Shatin Pass to Temple Hill
The trail to Temple Hill from Shatin Pass is neither marked nor easy to spot. But right opposite the Lion’s Pavilion is the unmarked steps that go up to Temple Hill (see picture below). After the initial steps, turn right immediately and follow the steps with the rails uphill.
The hike from this point is fairly simple – climb up the steps! However, there are two things to note.
Like most hikes, the steps feel never-ending. Fortunately, there are plenty of seating areas on the side of the steps, with nice views of Shatin.
Also, the steps are comically narrow! I’m a size 44 and my feet could barely fit onto a single step. I was mostly climbing on my toes, or sideways!
But these gripes end the moment you approach the end of the steps. From here, the views open up and you can marvel at the sights of Hong Kong below!
At the end of the steps is a flat trail with a viewing platform. This is the spot with the best views!
Hidden spot for the best views
We only saw this when we reviewed the aerial photos that there is a hidden spot right above the viewing platform. I am fairly certain that the views from here are even better! Unfortunately, we didn’t know about this, but now that we do, we must share it with you.
Take your time admiring the views from here. Although this isn’t the peak of Temple Hill, it is the spot with the best views.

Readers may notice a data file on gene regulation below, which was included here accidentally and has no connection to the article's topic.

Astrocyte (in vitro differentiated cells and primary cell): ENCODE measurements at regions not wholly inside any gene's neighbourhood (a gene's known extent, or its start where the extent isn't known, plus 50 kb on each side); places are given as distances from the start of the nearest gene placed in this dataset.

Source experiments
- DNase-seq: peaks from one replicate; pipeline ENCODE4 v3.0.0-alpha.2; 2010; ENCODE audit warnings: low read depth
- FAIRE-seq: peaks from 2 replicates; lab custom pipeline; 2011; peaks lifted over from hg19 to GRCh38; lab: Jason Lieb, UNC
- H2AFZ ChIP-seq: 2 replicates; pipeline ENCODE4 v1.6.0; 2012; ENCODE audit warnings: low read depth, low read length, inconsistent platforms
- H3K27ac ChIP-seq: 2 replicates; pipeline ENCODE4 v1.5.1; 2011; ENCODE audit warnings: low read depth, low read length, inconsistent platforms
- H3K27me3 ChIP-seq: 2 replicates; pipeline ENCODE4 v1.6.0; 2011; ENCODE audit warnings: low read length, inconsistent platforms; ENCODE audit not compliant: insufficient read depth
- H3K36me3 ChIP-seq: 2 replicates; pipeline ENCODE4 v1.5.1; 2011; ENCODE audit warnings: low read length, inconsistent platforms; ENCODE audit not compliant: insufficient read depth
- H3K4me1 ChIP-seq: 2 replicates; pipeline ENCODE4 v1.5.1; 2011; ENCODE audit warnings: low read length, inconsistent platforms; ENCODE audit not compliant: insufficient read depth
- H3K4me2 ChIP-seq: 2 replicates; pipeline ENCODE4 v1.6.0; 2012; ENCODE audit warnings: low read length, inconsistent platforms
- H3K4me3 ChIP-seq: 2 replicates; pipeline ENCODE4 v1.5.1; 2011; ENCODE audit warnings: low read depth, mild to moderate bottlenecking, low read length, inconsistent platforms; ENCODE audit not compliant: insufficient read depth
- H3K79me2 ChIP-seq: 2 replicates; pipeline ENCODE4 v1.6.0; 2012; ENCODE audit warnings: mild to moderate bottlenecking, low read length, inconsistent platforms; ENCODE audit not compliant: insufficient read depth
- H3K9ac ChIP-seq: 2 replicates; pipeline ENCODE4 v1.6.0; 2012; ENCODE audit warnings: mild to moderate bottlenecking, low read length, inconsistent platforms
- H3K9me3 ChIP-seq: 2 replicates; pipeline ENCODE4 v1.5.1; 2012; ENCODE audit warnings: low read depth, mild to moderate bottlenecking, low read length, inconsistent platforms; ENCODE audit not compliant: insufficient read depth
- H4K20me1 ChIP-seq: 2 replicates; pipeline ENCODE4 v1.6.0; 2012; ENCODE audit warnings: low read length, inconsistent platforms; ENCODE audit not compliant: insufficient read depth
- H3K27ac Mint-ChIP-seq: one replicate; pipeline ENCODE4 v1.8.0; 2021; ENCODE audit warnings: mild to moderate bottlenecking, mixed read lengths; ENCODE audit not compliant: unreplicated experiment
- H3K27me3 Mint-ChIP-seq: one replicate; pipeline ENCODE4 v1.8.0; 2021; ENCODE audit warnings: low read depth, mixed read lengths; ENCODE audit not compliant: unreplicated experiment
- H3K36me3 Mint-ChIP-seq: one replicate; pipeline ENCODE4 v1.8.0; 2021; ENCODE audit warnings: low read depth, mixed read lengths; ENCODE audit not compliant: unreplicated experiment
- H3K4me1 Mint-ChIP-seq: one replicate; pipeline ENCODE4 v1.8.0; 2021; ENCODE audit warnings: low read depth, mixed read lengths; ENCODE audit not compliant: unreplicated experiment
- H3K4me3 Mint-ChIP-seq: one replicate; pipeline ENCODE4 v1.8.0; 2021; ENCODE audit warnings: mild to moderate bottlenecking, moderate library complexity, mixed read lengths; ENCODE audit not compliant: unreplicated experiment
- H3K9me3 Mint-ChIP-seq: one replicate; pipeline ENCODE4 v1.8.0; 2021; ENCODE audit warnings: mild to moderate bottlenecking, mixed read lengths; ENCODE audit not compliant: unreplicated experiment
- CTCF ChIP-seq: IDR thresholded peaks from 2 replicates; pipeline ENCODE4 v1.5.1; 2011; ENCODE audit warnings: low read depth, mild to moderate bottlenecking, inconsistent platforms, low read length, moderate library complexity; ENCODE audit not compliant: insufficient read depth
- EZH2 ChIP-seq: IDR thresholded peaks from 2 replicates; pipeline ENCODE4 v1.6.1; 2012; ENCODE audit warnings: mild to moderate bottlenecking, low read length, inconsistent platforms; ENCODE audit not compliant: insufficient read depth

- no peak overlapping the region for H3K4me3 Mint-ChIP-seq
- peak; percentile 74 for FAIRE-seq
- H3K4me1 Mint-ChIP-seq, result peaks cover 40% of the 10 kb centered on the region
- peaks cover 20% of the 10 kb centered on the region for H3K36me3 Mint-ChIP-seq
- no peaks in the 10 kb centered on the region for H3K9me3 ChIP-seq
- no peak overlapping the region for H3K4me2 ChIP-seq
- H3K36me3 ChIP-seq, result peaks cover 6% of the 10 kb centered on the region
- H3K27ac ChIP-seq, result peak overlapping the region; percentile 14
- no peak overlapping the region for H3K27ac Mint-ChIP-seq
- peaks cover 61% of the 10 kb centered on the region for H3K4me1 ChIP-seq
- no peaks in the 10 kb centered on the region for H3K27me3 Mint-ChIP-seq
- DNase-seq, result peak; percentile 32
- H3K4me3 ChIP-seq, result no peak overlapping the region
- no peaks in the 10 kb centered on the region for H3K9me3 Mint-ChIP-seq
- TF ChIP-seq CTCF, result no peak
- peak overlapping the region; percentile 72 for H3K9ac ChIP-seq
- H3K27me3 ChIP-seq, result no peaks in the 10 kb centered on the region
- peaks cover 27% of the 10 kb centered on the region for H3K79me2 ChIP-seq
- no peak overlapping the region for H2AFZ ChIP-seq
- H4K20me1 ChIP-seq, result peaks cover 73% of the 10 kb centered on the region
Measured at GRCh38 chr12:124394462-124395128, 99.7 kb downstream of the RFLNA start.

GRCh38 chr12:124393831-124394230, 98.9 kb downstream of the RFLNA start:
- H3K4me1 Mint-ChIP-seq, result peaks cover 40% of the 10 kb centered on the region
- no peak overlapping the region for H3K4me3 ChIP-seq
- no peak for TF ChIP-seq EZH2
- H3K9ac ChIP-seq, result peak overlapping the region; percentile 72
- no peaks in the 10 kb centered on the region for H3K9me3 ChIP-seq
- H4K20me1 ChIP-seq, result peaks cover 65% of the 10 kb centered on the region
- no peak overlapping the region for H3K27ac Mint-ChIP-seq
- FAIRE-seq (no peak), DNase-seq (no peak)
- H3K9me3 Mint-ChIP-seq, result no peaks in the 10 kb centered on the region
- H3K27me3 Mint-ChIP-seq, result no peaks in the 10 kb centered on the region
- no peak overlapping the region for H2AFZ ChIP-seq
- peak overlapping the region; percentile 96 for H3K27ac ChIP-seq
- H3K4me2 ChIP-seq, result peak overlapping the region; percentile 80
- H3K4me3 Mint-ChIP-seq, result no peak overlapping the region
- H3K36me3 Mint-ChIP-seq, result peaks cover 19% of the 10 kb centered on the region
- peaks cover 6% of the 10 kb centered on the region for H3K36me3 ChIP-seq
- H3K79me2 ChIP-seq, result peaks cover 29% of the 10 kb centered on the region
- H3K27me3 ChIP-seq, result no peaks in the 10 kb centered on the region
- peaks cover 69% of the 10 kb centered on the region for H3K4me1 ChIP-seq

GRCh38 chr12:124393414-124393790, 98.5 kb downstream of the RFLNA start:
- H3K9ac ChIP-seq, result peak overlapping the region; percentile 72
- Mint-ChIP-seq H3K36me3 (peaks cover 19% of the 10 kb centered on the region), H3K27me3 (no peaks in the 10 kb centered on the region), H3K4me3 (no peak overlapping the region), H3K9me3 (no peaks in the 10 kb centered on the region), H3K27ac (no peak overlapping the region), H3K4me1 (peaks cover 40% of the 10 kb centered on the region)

After the viewing platform, continue along the trail till the TVB transmission station ahead. The TV transmission station actually sits on Temple Hill peak.
Once at the transmission station, walk around the fence till you come out on the other side, next to the main entrance for the TVB transmission station.
From this north-facing side, you’ll get panoramic views of Kowloon Peak, Tate’s Cairn, Shatin and even Plover Cove Reservoir.
Back to Shatin Pass Road
After soaking in the views from on top of Temple Hill for a good 10 minutes, we decided to walk downhill.
To return to Shatin Pass Road, simply walk down the paved road from behind Temple Hill. Along the way, you’ll get lovely views of Shatin from in-between the tree branches.
Once you merge with Kwun Ping Road, turn right and you’ll be back at Shatin Pass Road.
- If you want to return to Wong Tai Sin MTR Station, turn right on Shatin Pass Road and follow it back to Fat Jong Temple, and the MTR station.
- However, if you want to return to Tsz Wan Shan Road, there is a shortcut. Simply cross Shatin Pass Road, and onto the trail going downhill.
Finish at Tsz Wan Shan Road
Obviously, if you returned to Wong Tai Sin MTR Station, then this section doesn’t apply to you. But if you, like us, need to catch a bus from Tsz Wan Shan Road, walk down this scenic trail.
Although the trail is mostly covered, it does have the occasional amazing view of Kowloon below. The trail is fairly easy to navigate and fortunately isn’t too steep.
However, there is a juncture that might confuse you. When you arrive at it, should you go straight or turn right?
Although both paths eventually lead you to Tsz Ching Estate, turn right as it’s a much shorter path. You’ll know you’re on the correct path as there is a beautiful tree with hanging roots just as you turn right.
From here on out, simply follow the trail back to Tsz Ching Estate. You’ll finally end the hike at the flight of steps behind the estate.
Temple Hill Hike
Truth be told, Temple Hill is quite an underrated hike. It’s completely overshadowed by the hill next to it – Lion Rock, for obvious reasons!
So, the bottom line is the Temple Hill Hike is completely worth it! Especially, if you’re looking for a relatively easy hike with incredible views of Hong Kong. And the best part is that it’s far less crowded. In fact, we probably saw five other hikers on Temple Hill while we were there.